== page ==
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18° & SUNNY ON FRIDAY 21 SEPTEMBER IN SYDNEY
By Daniel Herborn
May 12, 2016
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Bellagio Cafe

An old-school cafe learns some new nighttime tricks.
By Daniel Herborn
May 12, 2016
  shares

Born out of a desire to bring old-school hospitality back to the eastern suburbs, Café Bellagio is a well-liked local which has recently expanded to offer dinner with a touch of French and Spanish influence. Located in the old Albion Cycles store, it's a neat, laidback space with banquets, cushions and plenty of greenery.

You can start with a selection of cheeses or a charcuterie plate ($28), which includes slices of salami, aged wagyu and piquant Cinghiale sausage as well as house-pickled vegetables and a moreish chicken liver pate. The slices of bread are airy (from their sister cafe Nelson Road Tuckshop), and the salty smoked butter is ideal.

The menu starts with smaller options, like the trio of flavour-packed salt cod croquettes ($15); the flakes of pickled chilli and shaved mojama, a Spanish salt-cured tuna, really takes the dish up a level. Also good is the charred cumin cauliflower ($18), which comes resting on a thick bed of paprika and tomato puree, with tahini buttermilk crisscrossed over them.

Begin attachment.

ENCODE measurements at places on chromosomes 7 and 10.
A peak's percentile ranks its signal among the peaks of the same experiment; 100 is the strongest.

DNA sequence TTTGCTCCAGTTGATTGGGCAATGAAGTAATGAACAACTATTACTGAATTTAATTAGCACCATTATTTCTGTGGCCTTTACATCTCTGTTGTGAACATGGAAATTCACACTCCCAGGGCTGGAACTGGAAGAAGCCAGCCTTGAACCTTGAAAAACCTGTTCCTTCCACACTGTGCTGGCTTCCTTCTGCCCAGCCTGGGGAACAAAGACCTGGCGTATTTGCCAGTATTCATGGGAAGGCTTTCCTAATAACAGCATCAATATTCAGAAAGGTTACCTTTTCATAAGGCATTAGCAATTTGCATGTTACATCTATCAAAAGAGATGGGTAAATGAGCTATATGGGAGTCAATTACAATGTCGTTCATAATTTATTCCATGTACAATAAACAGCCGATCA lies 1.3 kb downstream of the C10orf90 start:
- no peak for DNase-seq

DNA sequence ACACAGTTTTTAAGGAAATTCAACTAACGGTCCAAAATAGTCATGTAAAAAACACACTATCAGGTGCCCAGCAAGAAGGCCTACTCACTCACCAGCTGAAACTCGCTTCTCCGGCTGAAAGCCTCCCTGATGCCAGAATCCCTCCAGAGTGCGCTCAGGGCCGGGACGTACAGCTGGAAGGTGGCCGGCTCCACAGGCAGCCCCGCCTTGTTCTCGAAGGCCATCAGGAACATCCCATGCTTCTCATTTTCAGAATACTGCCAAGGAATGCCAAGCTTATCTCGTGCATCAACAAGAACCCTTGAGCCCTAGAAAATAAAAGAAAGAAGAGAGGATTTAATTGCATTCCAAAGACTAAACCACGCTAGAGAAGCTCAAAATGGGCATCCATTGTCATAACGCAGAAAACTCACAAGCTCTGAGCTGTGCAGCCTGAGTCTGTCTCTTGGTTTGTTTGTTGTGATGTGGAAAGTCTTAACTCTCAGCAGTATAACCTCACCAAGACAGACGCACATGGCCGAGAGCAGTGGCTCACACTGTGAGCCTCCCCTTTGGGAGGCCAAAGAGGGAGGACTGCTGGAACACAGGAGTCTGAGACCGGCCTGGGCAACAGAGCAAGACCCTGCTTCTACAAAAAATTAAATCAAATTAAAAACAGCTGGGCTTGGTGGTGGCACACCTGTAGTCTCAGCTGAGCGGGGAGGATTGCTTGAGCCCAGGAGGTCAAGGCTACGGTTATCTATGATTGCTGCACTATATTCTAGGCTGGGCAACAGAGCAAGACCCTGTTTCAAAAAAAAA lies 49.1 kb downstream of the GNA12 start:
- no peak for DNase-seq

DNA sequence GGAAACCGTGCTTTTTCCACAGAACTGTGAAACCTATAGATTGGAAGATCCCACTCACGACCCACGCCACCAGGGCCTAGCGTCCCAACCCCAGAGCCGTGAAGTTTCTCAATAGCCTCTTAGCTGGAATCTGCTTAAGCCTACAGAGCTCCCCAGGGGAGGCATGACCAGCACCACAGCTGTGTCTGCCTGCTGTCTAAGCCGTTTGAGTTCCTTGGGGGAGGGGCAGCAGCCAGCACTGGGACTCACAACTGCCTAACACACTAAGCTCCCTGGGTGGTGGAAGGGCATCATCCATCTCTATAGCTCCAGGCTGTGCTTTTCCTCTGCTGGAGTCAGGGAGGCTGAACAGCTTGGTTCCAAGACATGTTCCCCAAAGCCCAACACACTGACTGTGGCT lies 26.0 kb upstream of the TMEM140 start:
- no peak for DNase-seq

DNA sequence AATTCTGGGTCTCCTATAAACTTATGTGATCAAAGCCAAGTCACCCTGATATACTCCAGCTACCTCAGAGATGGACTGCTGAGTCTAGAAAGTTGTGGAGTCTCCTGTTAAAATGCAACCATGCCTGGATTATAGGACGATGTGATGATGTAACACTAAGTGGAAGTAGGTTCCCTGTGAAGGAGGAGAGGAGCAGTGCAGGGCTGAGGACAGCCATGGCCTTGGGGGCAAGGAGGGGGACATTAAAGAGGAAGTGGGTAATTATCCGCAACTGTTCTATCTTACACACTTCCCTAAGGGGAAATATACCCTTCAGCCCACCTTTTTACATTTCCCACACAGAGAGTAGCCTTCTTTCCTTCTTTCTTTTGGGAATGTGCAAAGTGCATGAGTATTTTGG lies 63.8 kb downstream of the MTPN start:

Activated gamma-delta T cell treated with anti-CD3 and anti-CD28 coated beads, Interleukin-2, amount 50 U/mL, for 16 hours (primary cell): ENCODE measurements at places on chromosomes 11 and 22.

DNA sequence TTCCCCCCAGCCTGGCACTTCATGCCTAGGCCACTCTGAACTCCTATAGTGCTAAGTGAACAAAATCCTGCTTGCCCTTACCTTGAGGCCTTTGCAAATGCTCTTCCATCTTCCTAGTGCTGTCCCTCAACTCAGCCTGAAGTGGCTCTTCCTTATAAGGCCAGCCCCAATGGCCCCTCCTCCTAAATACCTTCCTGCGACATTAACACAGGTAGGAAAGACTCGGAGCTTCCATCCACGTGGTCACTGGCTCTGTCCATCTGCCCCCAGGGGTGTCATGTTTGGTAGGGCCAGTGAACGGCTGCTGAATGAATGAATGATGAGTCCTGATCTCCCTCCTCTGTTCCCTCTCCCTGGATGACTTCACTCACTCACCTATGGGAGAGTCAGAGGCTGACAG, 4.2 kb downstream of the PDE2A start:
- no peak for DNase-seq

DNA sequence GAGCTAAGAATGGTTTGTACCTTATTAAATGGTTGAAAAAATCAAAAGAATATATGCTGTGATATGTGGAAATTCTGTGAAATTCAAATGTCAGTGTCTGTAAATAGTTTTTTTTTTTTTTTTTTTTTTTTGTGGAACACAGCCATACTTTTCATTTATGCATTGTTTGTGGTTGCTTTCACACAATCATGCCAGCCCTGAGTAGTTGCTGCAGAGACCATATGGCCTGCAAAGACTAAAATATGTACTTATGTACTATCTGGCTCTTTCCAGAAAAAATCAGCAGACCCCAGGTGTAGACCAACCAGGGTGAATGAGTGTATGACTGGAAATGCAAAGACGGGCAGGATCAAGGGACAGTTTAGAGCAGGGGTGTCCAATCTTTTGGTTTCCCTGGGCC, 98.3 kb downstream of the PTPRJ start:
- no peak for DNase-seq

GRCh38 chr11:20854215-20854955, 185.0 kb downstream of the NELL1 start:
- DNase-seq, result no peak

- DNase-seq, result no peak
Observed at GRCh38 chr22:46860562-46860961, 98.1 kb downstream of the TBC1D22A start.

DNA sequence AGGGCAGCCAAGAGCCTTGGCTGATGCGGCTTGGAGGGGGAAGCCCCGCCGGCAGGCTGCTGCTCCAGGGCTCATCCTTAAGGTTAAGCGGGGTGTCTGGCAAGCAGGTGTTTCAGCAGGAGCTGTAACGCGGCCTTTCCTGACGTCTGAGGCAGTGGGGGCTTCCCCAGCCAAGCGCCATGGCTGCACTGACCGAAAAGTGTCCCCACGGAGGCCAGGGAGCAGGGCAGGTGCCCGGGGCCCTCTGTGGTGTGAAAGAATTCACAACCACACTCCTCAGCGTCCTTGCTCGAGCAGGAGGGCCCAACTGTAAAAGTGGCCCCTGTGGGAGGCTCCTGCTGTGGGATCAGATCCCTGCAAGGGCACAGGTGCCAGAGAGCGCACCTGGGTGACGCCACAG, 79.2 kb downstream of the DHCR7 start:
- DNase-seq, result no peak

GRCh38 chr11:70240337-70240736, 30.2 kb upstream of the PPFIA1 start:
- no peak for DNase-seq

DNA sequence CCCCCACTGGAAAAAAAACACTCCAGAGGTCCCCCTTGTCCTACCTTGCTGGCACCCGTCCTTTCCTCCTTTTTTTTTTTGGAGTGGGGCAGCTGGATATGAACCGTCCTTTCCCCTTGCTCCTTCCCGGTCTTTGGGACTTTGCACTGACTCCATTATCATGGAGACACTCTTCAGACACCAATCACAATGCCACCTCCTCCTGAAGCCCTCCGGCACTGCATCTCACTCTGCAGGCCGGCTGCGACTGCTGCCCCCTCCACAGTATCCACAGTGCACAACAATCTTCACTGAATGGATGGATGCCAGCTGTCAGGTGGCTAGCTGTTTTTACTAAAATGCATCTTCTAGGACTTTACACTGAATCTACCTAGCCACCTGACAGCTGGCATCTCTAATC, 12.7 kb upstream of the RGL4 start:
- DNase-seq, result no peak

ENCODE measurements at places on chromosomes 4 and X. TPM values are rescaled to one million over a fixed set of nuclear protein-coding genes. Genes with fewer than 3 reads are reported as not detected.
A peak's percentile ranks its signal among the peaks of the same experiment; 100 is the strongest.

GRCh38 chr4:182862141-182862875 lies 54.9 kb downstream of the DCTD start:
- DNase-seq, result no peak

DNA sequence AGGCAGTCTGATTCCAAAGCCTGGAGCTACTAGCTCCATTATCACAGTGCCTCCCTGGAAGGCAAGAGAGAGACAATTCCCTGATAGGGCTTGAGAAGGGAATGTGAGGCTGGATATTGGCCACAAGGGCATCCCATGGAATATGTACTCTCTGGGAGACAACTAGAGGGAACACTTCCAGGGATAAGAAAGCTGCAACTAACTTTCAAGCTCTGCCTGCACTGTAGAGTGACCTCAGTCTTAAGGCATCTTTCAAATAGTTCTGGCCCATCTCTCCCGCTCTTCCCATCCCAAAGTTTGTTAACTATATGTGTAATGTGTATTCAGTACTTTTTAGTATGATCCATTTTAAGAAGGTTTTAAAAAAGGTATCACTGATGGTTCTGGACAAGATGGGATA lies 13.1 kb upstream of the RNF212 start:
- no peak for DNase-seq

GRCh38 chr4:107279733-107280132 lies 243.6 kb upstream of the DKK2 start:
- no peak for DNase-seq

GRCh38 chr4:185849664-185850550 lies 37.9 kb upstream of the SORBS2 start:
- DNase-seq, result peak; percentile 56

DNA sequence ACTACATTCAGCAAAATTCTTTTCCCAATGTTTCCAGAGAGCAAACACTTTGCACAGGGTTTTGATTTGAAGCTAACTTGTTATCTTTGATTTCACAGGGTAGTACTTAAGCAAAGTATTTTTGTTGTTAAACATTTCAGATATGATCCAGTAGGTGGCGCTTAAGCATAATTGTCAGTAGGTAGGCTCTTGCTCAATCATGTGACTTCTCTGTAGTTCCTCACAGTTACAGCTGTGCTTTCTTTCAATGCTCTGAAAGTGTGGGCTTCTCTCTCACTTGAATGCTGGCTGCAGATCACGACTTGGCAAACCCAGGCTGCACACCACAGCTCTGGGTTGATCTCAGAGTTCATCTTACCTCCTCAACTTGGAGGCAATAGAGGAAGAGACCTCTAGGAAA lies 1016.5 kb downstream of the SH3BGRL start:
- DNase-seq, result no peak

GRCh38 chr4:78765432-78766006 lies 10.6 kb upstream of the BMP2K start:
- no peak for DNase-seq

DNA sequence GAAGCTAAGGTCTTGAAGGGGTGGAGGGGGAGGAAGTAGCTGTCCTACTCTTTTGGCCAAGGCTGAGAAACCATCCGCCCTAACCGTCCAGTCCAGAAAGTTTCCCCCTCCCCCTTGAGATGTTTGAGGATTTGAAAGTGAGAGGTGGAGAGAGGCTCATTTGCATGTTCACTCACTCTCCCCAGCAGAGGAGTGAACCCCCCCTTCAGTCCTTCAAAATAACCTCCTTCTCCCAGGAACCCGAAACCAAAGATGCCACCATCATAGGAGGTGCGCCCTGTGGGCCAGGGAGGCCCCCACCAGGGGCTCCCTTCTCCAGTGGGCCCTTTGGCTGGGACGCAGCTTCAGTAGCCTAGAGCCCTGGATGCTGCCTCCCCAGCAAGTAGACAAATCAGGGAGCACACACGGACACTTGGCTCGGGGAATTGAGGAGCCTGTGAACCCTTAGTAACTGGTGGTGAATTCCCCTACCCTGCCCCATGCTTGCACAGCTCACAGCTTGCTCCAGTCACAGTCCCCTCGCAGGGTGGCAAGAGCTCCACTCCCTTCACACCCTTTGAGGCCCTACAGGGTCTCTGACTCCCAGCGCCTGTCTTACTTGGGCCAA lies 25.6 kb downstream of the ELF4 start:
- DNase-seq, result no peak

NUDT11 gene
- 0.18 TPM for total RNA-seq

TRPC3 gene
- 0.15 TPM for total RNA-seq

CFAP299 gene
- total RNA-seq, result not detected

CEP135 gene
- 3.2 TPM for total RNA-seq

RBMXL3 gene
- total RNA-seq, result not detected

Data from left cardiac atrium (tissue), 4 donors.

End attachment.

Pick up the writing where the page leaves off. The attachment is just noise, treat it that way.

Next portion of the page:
The European influence continues into the larger share plates, which include confit duck ($22). The meat is tender and paired with elements of sweetness in the heirloom carrots and poached plum, as well as crunch in the form of black barley. Another, braised oxtail ($24), is rich and hearty and prettily plated, with swirls of crisp parsley, a dollop of parsnip puree and a drizzle of coffee jus.

You'll also want to hang around for dessert, which once again adds another unusual ingredient — here, finger lime — to great effect. A sprinkling of the zesty pearls add a taste of native tucker to a deconstructed rhubarb cheesecake ($13) with crunchy notes of ginger and butterscotch.

There are also a couple of cocktails on offer, including an old fashioned made with Maker's Mark, raw sugar and orange bitters. The wine list is mostly Australian with the odd Spanish or French glass. You can't go wrong with a light 2015 Foster e Rocco Sangiovese ($11) or a zesty clos Clare Riesling ($13).

With a cosy feel and some welcome touches of Mediterranean flair, Café Bellagio has skilfully expanded from friendly local café to superior neighbourhood bistro.

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